Jeffrey SAMS, Petitioner, v. UNITED STATES PAROLE COMMISSION, Respondent.
Pursuant to 18 U.S.C. § 4106A(b)(2)(A) (2012), Jeffrey Sams petitions for review of the United States Parole Commission’s determination of his release date, which accords with the termination date of a 307-month criminal sentence previously imposed against him in Venezuela. Sams argues that the Commission’s decision resulted in a sentence that is procedurally unreasonable because the Commission did not sufficiently address his arguments for an earlier release date. He further claims that his sentence is substantively unreasonable because the Commission did not properly weigh the 18 U.S.C. § 3553(a) (2012) factors. We deny the petition.
We review the Commission’s decision “as though the determination appealed had been a sentence imposed by a United States district court.” 18 U.S.C. § 4106A(b)(2)(B). We therefore apply “a deferential abuse-of-discretion standard.” Gall v. United States, 552 U.S. 38, 41, 128 S.Ct. 586, 169 L.Ed.2d 445 (2007). When reviewing a district court’s imposition of a criminal sentence, we “first ensure that the district court committed no significant procedural error, such as failing to calculate (or improperly calculating) the [Sentencing] Guidelines range, ․ failing to consider the § 3553(a) factors, ․ or failing to adequately explain the chosen sentence.” Id. at 51, 128 S.Ct. 586. “Regardless of whether the district court imposes an above, below, or within-Guidelines sentence, it must place on the record an individualized assessment based on the particular facts of the case before it.” United States v. Carter, 564 F.3d 325, 330 (4th Cir. 2009) (internal quotation marks omitted). “Where the defendant ․ presents nonfrivolous reasons for imposing a different sentence than that set forth in the advisory Guidelines, a district judge should address the party’s arguments and explain why he has rejected those arguments.” Id. at 328 (internal quotation marks omitted). “Nonetheless, when a judge decides simply to apply the Guidelines to a particular case, doing so will not necessarily require lengthy explanation.” Rita v. United States, 551 U.S. 338, 356, 127 S.Ct. 2456, 168 L.Ed.2d 203 (2007).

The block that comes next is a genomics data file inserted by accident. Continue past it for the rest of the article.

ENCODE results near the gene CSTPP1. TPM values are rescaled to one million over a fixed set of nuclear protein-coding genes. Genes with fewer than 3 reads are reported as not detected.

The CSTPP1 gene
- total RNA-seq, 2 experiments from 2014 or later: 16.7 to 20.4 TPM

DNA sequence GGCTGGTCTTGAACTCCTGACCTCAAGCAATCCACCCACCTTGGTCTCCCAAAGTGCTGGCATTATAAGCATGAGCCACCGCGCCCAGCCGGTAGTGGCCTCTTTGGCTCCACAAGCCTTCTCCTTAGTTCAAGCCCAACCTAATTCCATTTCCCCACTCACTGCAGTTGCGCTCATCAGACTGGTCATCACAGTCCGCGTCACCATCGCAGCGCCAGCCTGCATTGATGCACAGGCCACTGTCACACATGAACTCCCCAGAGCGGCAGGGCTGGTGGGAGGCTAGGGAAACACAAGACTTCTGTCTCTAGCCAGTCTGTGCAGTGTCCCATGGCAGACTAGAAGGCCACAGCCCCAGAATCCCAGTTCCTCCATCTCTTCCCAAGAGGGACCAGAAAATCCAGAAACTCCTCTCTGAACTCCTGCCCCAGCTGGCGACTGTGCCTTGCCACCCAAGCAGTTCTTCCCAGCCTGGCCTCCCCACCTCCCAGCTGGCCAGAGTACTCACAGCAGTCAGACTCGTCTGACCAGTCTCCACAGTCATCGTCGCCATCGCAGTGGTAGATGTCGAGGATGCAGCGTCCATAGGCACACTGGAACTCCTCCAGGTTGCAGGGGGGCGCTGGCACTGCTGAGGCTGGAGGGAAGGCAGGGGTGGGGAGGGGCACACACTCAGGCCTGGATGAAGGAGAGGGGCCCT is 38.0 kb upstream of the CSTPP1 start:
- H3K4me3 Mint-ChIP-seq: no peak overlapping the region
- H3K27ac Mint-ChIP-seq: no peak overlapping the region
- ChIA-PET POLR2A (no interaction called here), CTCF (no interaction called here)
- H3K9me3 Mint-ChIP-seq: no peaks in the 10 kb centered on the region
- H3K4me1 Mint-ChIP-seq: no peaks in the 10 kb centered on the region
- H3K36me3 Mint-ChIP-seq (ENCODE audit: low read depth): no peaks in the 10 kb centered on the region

If there is no significant procedural error, we then consider the sentence’s substantive reasonableness under “the totality of the circumstances.” Gall, 552 U.S. at 51, 128 S.Ct. 586. We presume that a sentence within a properly calculated Guidelines range is substantively reasonable. United States v. Blue, 877 F.3d 513, 519-20 (4th Cir. 2017). A defendant can rebut this presumption only “by showing that the sentence is unreasonable when measured against the 18 U.S.C. § 3553(a) factors.” United States v. Louthian, 756 F.3d 295, 306 (4th Cir. 2014).
Having carefully reviewed the record, we find that the Commission considered each of Sams’ arguments and sufficiently explained why they were outweighed by other § 3553(a) factors, most saliently the nature and circumstances of his offenses. We also conclude that Sams has not made the showing necessary to rebut the presumption of substantive reasonableness that we afford his within-Guidelines sentence.
Because the Commission did not abuse its discretion in determining Sams’ release date, we deny the petition for review. We dispense with oral argument because the facts and legal contentions are adequately presented in the materials before this court and argument would not aid the decisional process.
Petition denied by unpublished per curiam opinion. Unpublished opinions are not binding precedent in this circuit.